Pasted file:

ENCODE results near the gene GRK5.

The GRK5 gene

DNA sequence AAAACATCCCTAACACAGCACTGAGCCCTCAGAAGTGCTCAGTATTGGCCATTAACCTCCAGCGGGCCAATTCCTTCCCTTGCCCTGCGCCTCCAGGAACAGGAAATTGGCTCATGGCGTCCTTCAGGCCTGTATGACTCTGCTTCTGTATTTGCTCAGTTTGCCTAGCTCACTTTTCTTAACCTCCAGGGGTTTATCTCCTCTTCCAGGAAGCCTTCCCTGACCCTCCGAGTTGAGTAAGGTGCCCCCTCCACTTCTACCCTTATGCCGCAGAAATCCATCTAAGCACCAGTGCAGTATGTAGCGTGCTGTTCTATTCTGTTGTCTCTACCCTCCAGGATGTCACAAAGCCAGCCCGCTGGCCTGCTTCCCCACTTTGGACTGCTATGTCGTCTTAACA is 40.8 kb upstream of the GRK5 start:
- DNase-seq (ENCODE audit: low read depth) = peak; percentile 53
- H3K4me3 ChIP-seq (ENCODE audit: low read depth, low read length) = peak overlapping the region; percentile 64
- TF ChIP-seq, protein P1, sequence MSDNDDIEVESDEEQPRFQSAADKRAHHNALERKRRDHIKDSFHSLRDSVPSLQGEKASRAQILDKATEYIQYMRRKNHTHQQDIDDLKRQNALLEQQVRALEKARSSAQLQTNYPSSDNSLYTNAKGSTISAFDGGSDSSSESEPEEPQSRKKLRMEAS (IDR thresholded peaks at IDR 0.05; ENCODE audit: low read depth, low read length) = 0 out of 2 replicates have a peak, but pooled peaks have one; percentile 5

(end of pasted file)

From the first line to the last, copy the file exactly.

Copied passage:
ENCODE results near the gene GRK5.

The GRK5 gene

DNA sequence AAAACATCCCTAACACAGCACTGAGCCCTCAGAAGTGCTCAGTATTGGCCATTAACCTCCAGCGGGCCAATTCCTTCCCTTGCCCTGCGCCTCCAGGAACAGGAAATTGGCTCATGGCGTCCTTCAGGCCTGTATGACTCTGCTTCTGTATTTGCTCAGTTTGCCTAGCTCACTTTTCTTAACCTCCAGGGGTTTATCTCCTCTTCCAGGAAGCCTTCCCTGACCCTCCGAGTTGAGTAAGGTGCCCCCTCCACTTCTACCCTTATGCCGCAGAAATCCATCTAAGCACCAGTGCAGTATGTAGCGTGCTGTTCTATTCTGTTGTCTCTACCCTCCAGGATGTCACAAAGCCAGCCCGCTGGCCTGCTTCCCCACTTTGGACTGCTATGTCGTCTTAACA is 40.8 kb upstream of the GRK5 start:
- DNase-seq (ENCODE audit: low read depth) = peak; percentile 53
- H3K4me3 ChIP-seq (ENCODE audit: low read depth, low read length) = peak overlapping the region; percentile 64
- TF ChIP-seq, protein P1, sequence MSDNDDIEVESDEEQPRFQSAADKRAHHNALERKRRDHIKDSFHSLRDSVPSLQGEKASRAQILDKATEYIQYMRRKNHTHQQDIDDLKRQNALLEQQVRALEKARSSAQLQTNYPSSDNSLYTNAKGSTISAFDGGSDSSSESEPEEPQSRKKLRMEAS (IDR thresholded peaks at IDR 0.05; ENCODE audit: low read depth, low read length) = 0 out of 2 replicates have a peak, but pooled peaks have one; percentile 5